What is a CAJA's role?
Fact-finder, Investigator - The CAJA conducts an independent investigation, including research and examination of the issues and elements of the case. The CAJA talks with the parents, relatives, child, school officials, social workers, therapists and others with information about the child's circumstances, reviews all relevant records, and researches available community resources that have information about the child.
Advocate - The CAJA notifies the court of all information relevant to the child's best interests and makes specific recommendations to the court that would serve the child's well-being. The CAJA attends all court hearings to represent and protect the best interest of the child.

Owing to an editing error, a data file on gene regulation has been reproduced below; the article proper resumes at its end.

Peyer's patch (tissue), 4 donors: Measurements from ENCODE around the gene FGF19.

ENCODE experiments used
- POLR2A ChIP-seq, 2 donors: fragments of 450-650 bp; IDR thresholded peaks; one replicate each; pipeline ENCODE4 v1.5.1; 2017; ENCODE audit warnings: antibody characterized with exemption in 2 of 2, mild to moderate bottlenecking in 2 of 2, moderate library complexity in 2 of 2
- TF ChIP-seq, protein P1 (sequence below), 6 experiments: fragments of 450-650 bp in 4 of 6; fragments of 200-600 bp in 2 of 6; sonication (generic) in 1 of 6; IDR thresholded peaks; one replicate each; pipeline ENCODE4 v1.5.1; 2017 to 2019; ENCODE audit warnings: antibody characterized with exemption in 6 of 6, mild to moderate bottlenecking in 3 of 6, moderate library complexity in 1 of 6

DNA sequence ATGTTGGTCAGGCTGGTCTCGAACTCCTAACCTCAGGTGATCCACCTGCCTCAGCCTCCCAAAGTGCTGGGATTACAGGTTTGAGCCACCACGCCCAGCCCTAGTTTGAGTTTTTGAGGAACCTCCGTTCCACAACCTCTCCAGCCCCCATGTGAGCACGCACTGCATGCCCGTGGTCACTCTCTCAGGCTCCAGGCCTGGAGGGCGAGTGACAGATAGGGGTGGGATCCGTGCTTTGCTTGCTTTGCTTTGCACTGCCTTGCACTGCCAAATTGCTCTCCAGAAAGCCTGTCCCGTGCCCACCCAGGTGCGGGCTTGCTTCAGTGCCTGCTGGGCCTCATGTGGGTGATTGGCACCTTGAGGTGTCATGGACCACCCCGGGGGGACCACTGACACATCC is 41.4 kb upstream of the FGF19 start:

Facilitator - The CAJA facilitates agreement between the parties and attorneys and works for resolution of the problems presented to the court. The CAJA promotes and makes recommendations regarding essential services to the child and family.
Monitor and Reporter - The CAJA monitors the court's orders to assure compliance, reports back to the court when there is non-compliance, and assesses and reports to the court regarding the child's adjustment to placement.
How does a CAJA differ from a social service case worker?
The CAJA program's main purpose is securing safety and permanence for the children. The independent CAJA volunteer has but one goal: to determine what decisions would be in the child's best interests, ensuring that the fact-based report includes recommendations that reflect those actions or decisions for the judge to consider. Social workers are employed by the state. They often have 18 to 30 cases at a time and are frequently unable to conduct a comprehensive investigation of each. The CAJA volunteer has more time and only one or two cases. After thoroughly examining a child's case, the CAJA can make a recommendation to the court independent of state agency restrictions.